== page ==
The colours of the local football team, Werder Bremen, are not the only thing that's green about Bremen, as you'll see when you take a stroll around its parks and open spaces. A look at the statistics shows that Bremen is not only Germany's tenth-largest city, it is also its third-greenest, offering plenty of space to enjoy nature.
It's the many leafy oases in Bremen that catch the eye and that are such an attractive feature of an otherwise urban area. Whether you're on your lunch break, on a Sunday stroll or just getting from A to B, almost everywhere there's a quiet corner where you can get away from the hustle and bustle of the city.
A closer look at the 15 largest German cities by population reveals figures that show how green Bremen really is. For every Bremen resident there are 43.4 square metres of green space. These are areas that haven't been built on and that are used mainly for recreational purposes, such as parks, playgrounds and allotments. Only Hannover (43.6 square metres) and Leipzig (44.1 square metres) offer more green space. This makes Bremen the third-greenest city in Germany. The average figure for the 15 biggest cities by population is a meagre 28.3 square metres. In comparison with other cities, Bremen offers more space and more opportunities to get some fresh air, clear your head and enjoy the weather.
It's well worth exploring Bremen's 'natural' side. The many parks are perfect for a leisurely stroll and are great places to relax – for all kinds of people and at all times of year. Events and entertainment provide well-deserved respite from the daily grind, especially if you like food and music. There are too many to mention here, but you can get a good idea of what's on offer at www.bremen.de. It should come as no surprise that the proportion of Bremen's land area designated a conservation zone is one of the highest in Germany, with Borgfelder Wümmewiesen, Werderland and Hollerland among the top places to visit.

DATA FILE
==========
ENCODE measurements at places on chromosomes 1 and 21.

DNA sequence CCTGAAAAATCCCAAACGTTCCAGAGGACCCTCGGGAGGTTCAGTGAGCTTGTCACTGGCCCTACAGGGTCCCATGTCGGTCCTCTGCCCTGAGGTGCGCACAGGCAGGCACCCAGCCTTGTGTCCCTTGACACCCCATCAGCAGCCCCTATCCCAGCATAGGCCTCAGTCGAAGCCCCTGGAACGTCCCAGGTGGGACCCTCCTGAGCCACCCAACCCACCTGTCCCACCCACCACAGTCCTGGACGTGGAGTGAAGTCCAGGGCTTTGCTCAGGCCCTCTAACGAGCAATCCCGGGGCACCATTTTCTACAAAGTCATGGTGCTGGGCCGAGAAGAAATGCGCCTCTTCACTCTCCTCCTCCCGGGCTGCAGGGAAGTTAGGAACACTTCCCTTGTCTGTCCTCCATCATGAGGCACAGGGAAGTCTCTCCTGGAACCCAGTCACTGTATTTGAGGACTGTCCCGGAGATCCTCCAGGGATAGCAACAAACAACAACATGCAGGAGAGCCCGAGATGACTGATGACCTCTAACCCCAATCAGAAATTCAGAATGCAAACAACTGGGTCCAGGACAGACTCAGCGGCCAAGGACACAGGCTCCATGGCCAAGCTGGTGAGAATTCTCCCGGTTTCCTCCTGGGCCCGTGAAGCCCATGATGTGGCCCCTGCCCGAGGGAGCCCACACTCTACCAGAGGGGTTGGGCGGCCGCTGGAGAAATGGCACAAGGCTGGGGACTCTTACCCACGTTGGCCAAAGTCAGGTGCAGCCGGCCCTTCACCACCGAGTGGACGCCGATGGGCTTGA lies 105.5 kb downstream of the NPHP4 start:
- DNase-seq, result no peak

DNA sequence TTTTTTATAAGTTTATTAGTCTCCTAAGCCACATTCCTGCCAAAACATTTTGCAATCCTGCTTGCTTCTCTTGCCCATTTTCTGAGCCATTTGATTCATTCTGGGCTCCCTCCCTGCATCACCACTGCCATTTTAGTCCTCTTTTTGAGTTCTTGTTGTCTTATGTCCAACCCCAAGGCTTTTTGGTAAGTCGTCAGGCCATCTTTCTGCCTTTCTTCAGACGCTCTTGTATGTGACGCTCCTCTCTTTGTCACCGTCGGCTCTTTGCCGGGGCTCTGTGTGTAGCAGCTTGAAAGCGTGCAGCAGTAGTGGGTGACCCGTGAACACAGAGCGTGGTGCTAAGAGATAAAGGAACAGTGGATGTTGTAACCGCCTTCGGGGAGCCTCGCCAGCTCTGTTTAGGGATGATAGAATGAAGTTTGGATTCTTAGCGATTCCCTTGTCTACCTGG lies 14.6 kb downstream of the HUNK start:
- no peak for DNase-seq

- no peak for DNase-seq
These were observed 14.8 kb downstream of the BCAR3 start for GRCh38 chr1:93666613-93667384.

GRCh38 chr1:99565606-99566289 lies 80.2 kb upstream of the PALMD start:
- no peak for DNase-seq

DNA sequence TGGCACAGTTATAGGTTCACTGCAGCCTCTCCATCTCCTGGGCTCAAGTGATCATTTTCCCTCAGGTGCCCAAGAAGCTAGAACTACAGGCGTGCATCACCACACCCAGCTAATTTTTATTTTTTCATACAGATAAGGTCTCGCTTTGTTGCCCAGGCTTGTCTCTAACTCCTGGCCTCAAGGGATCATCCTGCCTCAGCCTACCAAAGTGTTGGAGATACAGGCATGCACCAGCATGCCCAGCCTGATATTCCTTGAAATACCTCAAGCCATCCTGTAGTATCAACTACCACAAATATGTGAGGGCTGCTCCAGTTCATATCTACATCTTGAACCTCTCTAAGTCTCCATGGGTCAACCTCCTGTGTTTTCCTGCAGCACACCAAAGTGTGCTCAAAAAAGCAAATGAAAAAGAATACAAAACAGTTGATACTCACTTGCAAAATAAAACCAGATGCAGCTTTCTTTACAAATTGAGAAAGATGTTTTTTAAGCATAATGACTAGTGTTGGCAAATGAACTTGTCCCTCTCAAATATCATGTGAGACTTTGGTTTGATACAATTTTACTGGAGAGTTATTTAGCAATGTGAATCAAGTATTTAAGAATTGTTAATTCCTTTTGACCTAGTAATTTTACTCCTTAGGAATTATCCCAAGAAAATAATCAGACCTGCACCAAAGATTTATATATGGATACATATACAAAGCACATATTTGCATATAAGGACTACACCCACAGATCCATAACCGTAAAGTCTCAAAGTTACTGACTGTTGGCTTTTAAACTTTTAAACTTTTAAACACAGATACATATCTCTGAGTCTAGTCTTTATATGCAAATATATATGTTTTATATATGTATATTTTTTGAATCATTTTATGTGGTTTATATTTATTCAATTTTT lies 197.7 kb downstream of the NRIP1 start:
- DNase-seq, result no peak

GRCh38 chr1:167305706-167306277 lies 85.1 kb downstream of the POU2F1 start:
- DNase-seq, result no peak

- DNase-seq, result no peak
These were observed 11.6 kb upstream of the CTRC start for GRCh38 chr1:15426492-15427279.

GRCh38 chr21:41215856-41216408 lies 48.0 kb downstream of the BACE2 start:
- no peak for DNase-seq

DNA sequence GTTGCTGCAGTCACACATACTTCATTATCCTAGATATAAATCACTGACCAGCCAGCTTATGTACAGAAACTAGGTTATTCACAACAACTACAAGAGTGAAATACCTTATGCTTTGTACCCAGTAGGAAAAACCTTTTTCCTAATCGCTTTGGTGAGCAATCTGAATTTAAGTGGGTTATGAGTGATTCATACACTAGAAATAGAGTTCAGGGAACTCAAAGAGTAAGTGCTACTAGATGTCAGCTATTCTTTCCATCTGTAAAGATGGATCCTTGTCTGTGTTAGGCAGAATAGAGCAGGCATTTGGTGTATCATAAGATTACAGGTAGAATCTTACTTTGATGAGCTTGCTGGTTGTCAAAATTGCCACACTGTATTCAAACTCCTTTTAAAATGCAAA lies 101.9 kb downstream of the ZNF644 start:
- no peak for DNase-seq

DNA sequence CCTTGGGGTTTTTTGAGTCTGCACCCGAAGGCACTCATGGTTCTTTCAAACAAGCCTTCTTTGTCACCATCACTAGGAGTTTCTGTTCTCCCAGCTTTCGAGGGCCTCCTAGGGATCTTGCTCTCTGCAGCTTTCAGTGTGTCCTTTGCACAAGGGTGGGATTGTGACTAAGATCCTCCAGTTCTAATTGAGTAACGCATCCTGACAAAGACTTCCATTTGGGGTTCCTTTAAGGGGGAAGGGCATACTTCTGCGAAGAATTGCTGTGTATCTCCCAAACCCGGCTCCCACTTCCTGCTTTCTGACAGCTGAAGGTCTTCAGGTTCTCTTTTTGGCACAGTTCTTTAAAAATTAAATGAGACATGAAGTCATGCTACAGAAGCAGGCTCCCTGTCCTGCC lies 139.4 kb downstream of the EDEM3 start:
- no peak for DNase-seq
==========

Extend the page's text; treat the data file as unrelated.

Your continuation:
Besides enjoying all the benefits of living in a major city, the people of Bremen also like the outdoors – and not only the parks. They also flock to the nine public swimming lakes, to the dykes and to the banks of our rivers. That's right: rivers. We've got no fewer than four of them. To the west is Ochtum river, to the east is the Wümme, to the north the Lesum, and right through the centre runs the Weser. The latter winds its way through Bremen's metropolitan area for nearly 42 kilometres, and along its banks there are many places of interest.
The best way to explore the city centre is by bike along the banks of the Weser river. Whether you like to take your time or have a need for speed, BREMEN BIKE IT!'s Weser Circuit will take you from the buzzing and popular Schlachte Embankment along the Osterdeich and past the Weser Stadium to the large Weser weir. From there it's over the river towards the Stadtwerder park and on to the old water tower, known locally as the 'upside-down dresser'. Then it's off to the Überseestadt, the New Harbour District, and into the port area. If you get there towards the end of the day, you can enjoy the sunset over the waters of Europahafen or Holzhafen. It has to be one of the most picturesque places in Bremen to watch the sun go down. And if you'd like your cycle tour to last a little longer, then we recommend taking the Bremen-Nord loop, where you can see the tall ship Deutschland and the Valentin U-boat pen memorial site.
In total there are almost 47 square metres of water per resident – no other German city with more than 400,000 inhabitants has as much water as we do here in Bremen. And that's why Bremen offers without doubt the best maritime experience.
So whether it's in our parks, forests and nature reserves, on our dykes, or by, on or even in the water – there's plenty to explore in green Bremen.
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